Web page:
Public Release: 

Project ECHO launched in D.C. and Maryland to combat diabetes

Through telementoring sessions, primary care physicians will learn how to handle complex diabetes cases in the Latino population

George Washington University

WASHINGTON (Nov. 26, 2018) -- In areas of Washington, D.C. and Maryland the prevalence of diabetes is as high as 15 percent in adults. This, coupled with long waitlists at endocrinologist offices, helped to fuel the idea that primary care physicians with advanced training in diabetes could effectively care for complex patients living with diabetes.

Project ECHO -- short for Extension for Community Healthcare Outcomes -- is a telementoring project that targets increased workforce capacity to provide best practice specialty care and reduce health disparities. The heart of the ECHO model is its hub-and-spoke knowledge-sharing networks to conduct virtual clinics with community providers.

Through the Merck Foundation's Bridging the Gap: Reducing Disparities in Diabetes Care grant, the George Washington University (GW) in partnership with La Clínica del Pueblo, launched the first Project ECHO site in the D.C./Maryland region to improve the capacity of care teams to manage complex diabetes cases and establish team-based care review meetings focused on diabetes population health. This site launched in September 2018.

In 2017, La Clínica, a nonprofit serving as a dependable source of integrated health care and health education for more than 8,000 men, women, and children, was selected by the Merck Foundation through a national application process, to be a part of the Bridging the Gap initiative. This initiative aims to bring together the health care sector and others to support innovative approaches to diabetes treatment and management.

"Through Project ECHO, we are conducting a multidisciplinary intervention to target the Latino population to improve diabetes management by empowering primary care providers," said Nicole Ehrhardt, MD, assistant professor of medicine at the GW School of Medicine and Health Sciences and one of the GW faculty involved with the grant.

Through 14 sessions over the course of six months, participants will learn through case presentations how they can approach diabetic patients with complex diagnoses. Ehrhardt said 10 GW physician assistant students also are involved. The students are attending sessions and at the end will share how comfortable they feel about their ability to manage diabetes when they start their own independent clinical practice in a year. The goal is to offer the diabetes ECHO training sessions to many more local primary care providers in D.C. and Maryland and also more GW students over the next four years.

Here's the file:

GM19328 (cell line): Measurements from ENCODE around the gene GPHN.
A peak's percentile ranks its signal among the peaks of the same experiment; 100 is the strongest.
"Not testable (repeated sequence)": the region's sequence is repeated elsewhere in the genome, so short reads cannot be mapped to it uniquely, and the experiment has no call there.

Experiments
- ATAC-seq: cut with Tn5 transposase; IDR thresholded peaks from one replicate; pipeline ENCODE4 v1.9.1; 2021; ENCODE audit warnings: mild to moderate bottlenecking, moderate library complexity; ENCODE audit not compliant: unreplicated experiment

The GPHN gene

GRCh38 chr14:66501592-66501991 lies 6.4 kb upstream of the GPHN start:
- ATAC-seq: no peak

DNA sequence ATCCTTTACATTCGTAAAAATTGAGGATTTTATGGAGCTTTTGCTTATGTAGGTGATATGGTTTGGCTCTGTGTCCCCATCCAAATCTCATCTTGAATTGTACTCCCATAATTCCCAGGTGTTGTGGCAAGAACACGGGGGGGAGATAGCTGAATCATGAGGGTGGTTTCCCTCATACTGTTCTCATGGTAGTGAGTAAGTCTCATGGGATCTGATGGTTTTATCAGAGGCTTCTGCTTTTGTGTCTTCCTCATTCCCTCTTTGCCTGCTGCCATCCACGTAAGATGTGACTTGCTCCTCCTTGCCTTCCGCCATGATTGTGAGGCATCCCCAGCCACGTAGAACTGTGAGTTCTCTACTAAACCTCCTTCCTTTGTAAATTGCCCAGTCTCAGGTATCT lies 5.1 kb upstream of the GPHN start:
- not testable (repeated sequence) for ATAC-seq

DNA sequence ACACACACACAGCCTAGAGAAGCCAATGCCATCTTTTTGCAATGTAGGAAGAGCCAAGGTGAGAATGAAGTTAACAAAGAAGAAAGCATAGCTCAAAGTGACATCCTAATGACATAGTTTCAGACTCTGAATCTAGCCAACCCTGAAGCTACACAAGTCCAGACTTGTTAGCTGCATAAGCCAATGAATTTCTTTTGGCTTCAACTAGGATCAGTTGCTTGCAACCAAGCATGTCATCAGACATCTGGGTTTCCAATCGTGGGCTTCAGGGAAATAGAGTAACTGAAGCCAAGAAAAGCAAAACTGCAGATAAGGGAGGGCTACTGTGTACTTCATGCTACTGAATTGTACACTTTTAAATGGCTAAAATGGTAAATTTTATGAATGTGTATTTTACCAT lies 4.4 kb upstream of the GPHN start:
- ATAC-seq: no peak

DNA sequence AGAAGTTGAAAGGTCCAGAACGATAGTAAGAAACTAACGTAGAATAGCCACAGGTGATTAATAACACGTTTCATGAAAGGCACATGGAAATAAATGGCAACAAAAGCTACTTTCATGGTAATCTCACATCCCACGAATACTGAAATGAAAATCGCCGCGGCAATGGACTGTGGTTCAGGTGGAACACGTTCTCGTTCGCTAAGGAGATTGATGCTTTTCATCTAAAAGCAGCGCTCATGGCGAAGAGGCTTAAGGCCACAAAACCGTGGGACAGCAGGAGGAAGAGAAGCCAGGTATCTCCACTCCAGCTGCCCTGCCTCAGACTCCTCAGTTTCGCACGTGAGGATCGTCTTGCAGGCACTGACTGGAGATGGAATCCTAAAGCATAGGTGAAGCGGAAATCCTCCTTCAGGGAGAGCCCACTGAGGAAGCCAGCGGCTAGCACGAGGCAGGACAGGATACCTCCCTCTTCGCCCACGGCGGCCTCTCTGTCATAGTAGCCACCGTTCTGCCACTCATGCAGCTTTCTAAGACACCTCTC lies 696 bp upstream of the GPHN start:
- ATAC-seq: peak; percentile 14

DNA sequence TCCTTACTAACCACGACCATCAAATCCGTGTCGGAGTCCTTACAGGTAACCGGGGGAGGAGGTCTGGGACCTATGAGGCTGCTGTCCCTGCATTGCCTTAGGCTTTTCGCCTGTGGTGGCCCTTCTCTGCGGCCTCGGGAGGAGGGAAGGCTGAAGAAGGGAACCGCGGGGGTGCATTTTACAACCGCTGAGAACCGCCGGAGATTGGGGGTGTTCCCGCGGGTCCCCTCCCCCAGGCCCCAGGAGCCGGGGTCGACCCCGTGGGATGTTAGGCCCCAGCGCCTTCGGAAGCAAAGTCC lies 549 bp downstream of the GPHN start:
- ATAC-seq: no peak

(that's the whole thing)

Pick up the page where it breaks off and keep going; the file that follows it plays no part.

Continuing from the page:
"ECHO will strengthen our delivery of care and ultimately help our patients," said Ricardo Fernandez, MD, chief medical officer at La Clínica.

Through this initiative, La Clínica aims to strengthen its delivery of diabetes care through practice transformation strategies, and conduct multilevel and inter-sectoral interventions to reduce health disparities and improve population health in the Latino community. Project ECHO will improve health outcomes and increase access to quality diabetes care for Latinos with Type 2 diabetes in the Washington, D.C. metropolitan area.

The D.C./Maryland program joins 14 other Project ECHO sites across the country focused on endocrinology and diabetes.

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Media: To interview Dr. Ehrhardt, please contact Ashley Rizzardo at amrizz713@gwu.edu or 202-994-8679. To interview Dr. Fernandez, please contact Rachel Ugarte at rugarte@lcdp.org or 202-448-2836.

About the GW School of Medicine and Health Sciences

Founded in 1824, the GW School of Medicine and Health Sciences (SMHS) was the first medical school in the nation's capital and is the 11th oldest in the country. Working together in our nation's capital, with integrity and resolve, the GW SMHS is committed to improving the health and well-being of our local, national, and global communities. smhs.gwu.edu

About La Clínica del Pueblo

La Clínica del Pueblo was founded in 1983, as a drop in health center, by Salvadoran refugees displaced by civil war and institutionalized violence in their home country. Thirty-five years later, La Clínica operates five sites (two primary care sites, an HIV prevention and LGBTQ safe space, a community health action center and language access and a school-based mental health program) in Washington, DC and Prince George's County, MD to meet the needs of the diverse Latino community. Additionally, its targeted advocacy efforts strive to drive lasting change to ensure greater health equity and health access for the most marginalized groups in this region. http://www.lcdp.org

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